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March 2, 2022

Men Standing With Pile of American Buffalo Skulls at Michigan Carbon Works in Rogueville, 1892

The most famous photograph of bison extermination is a grisly image of a mountain of bison skulls. It was taken by an unknown photographer outside of Michigan Carbon Works in Rougeville, Michigan, in 1892. At the close of the 18th century, there were between 30 and 60 million bison on the continent. By the time of this photograph, that population was reduced to only 456 wild bison.

In 1892, bison skulls await industrial processing at Michigan Carbon Works in Rogueville (a suburb of Detroit). Bones were used processed to be used for glue, fertilizer, dye/tint/ink, or were burned to create “bone char” which was an important component for sugar refining. (Burton Historical Collection, Detroit Public Library)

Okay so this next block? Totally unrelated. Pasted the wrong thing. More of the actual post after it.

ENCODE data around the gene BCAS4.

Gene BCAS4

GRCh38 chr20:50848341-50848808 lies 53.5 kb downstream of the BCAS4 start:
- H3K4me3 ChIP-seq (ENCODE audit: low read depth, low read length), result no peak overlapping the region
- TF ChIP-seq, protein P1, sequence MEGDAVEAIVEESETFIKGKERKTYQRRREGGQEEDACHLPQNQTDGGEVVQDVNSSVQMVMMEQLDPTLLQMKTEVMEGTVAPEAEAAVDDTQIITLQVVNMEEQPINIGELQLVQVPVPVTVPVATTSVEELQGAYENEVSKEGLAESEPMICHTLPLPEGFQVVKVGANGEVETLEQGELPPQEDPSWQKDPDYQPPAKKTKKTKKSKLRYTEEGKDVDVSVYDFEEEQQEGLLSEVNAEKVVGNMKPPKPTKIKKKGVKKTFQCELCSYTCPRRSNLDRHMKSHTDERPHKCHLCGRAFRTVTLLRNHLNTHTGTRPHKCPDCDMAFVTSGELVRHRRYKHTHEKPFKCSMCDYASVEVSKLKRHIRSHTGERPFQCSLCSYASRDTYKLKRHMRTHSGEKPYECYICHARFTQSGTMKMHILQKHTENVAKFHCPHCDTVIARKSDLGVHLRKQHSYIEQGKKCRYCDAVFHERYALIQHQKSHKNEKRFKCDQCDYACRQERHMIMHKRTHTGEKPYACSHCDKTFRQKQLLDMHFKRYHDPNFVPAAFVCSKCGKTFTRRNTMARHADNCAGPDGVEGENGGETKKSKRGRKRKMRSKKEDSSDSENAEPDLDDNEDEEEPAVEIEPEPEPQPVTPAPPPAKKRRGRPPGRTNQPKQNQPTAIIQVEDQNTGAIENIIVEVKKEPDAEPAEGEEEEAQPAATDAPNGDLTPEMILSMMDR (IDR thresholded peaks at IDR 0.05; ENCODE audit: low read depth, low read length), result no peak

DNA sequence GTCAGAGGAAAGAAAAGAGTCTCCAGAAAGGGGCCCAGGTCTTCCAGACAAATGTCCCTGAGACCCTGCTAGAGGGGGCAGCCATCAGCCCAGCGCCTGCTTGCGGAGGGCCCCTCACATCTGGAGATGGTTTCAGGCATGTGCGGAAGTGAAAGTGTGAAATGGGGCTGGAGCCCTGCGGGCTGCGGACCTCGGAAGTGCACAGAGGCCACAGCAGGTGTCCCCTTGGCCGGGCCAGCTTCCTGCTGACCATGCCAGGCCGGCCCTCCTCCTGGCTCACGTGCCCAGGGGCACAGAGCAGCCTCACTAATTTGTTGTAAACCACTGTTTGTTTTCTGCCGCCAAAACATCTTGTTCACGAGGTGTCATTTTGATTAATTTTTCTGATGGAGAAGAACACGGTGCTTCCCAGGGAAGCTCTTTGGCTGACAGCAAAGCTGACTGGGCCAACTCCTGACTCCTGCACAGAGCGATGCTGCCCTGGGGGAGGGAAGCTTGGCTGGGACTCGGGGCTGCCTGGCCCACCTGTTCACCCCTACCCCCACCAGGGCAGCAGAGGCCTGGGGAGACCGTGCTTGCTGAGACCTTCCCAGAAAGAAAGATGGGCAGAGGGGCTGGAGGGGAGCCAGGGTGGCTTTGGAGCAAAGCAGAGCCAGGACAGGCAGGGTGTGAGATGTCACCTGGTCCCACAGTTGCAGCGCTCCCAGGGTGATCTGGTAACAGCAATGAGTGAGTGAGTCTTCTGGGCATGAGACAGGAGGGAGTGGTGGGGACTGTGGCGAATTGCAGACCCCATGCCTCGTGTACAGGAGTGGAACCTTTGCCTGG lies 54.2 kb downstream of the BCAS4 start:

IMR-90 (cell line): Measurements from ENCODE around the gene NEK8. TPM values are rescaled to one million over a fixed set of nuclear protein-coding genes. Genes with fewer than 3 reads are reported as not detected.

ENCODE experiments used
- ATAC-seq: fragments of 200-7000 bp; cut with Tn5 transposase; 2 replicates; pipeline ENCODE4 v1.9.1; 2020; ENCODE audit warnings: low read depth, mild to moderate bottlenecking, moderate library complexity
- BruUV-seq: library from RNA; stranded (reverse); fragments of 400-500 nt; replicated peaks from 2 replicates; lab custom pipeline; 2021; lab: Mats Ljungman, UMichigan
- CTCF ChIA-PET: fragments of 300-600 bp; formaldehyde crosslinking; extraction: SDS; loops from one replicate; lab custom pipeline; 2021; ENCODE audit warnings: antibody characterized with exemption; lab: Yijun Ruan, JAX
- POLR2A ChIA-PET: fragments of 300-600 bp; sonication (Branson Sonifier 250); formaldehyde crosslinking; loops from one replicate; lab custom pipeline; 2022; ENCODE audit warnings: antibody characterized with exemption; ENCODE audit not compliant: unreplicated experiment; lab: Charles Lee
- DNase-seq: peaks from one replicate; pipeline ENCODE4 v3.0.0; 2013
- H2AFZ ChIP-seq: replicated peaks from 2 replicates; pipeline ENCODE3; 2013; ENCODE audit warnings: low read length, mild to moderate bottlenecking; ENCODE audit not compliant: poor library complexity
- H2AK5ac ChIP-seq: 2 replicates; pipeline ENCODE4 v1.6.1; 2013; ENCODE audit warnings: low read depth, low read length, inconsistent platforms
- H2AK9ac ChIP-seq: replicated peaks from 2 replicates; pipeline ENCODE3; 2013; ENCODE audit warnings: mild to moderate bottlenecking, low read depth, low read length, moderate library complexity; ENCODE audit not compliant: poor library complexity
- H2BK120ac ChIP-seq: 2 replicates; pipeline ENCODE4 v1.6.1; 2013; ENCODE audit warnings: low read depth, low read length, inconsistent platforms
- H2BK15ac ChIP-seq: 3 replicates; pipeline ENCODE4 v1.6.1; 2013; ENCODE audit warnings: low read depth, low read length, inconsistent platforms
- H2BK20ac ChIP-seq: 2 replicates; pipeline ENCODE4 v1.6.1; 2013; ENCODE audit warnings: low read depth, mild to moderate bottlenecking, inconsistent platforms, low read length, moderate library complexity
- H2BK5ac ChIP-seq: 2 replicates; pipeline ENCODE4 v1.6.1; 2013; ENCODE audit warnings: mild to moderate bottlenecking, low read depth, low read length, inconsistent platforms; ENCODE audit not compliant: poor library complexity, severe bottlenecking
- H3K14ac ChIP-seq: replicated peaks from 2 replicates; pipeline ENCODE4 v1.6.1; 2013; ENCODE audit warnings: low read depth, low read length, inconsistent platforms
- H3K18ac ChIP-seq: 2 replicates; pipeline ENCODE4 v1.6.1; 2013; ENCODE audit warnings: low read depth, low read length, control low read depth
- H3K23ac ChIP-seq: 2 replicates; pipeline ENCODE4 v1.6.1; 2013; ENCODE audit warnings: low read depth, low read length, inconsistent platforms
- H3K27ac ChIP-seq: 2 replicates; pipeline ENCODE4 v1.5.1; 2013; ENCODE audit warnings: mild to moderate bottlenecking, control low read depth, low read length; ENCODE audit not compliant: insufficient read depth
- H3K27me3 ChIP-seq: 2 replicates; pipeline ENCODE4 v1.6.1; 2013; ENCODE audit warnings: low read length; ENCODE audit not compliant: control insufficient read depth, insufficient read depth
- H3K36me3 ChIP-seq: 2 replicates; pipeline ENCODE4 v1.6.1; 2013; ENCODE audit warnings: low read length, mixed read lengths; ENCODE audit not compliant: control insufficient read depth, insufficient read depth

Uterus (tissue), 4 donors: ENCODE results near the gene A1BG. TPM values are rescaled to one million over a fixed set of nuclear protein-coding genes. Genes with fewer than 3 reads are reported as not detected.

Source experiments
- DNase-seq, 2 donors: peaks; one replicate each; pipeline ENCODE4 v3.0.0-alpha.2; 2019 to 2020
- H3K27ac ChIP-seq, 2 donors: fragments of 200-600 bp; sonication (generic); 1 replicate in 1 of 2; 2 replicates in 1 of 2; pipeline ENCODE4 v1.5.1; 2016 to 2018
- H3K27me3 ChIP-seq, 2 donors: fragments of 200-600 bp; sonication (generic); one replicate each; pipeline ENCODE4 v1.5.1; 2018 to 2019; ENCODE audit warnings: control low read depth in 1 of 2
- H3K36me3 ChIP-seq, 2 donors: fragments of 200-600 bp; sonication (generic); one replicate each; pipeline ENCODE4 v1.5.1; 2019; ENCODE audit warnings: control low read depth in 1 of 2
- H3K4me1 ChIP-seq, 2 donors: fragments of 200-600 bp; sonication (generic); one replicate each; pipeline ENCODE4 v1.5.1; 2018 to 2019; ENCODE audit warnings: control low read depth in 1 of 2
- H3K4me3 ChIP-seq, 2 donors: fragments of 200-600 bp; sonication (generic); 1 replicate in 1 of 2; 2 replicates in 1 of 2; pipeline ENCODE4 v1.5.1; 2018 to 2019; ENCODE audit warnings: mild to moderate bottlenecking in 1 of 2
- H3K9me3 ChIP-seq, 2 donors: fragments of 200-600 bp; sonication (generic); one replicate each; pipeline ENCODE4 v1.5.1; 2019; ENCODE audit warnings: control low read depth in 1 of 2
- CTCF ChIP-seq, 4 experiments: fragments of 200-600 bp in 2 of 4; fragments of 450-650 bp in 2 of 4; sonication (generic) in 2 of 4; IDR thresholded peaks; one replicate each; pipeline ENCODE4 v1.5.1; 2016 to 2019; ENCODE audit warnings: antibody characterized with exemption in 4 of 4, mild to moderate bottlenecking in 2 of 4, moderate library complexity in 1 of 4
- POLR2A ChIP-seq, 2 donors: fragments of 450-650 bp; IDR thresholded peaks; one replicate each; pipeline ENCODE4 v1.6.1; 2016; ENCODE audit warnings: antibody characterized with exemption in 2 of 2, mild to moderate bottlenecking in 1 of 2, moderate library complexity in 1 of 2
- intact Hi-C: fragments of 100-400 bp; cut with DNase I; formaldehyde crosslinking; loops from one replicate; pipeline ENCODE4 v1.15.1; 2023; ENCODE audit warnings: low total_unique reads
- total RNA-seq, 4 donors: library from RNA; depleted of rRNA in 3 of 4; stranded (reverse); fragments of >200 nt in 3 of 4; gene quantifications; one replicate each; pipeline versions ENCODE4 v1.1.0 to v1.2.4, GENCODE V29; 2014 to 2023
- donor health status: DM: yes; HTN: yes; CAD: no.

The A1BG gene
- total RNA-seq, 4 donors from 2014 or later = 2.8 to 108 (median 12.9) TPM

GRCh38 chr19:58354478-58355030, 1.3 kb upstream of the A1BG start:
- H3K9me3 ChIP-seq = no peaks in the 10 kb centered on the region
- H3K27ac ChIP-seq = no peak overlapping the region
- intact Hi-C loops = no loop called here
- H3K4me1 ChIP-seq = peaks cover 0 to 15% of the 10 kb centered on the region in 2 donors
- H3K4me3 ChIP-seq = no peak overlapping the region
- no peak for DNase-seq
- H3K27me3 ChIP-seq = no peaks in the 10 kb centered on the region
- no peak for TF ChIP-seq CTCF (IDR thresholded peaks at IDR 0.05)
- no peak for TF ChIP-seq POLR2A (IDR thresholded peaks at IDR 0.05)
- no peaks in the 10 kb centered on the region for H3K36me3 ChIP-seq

Increased colonization of the West led to the large-scale slaughter of bison. The arrival of white settler hunters with their weapons, as well as growing market demand for hides and bones, intensified the killing. Most herds were exterminated between 1850 and the late 1870s.

The photograph shows the massive scale of this destruction. A man-made mountain emerging from the image’s grassy foreground, the pile of bones as appears part of the landscape. The image can be read as an example of what Canadian photographer Edward Burtynsky has called “manufactured landscapes.”

The Rougeville photograph is often used to illustrate the scale of bison extermination. It appears in conservation publications, magazines, films and recent protest memes. The photograph has become an icon of this animal’s slaughter. But this photograph is more than just a symbol of human-caused destruction and hubris. Analyzing the image with multiple lenses illustrates a history of relationships.

1 comment:

  1. Indians hunted bisons for food. By killing the bisons, the new arrivals from Europe indirectly exterminated the Indians.




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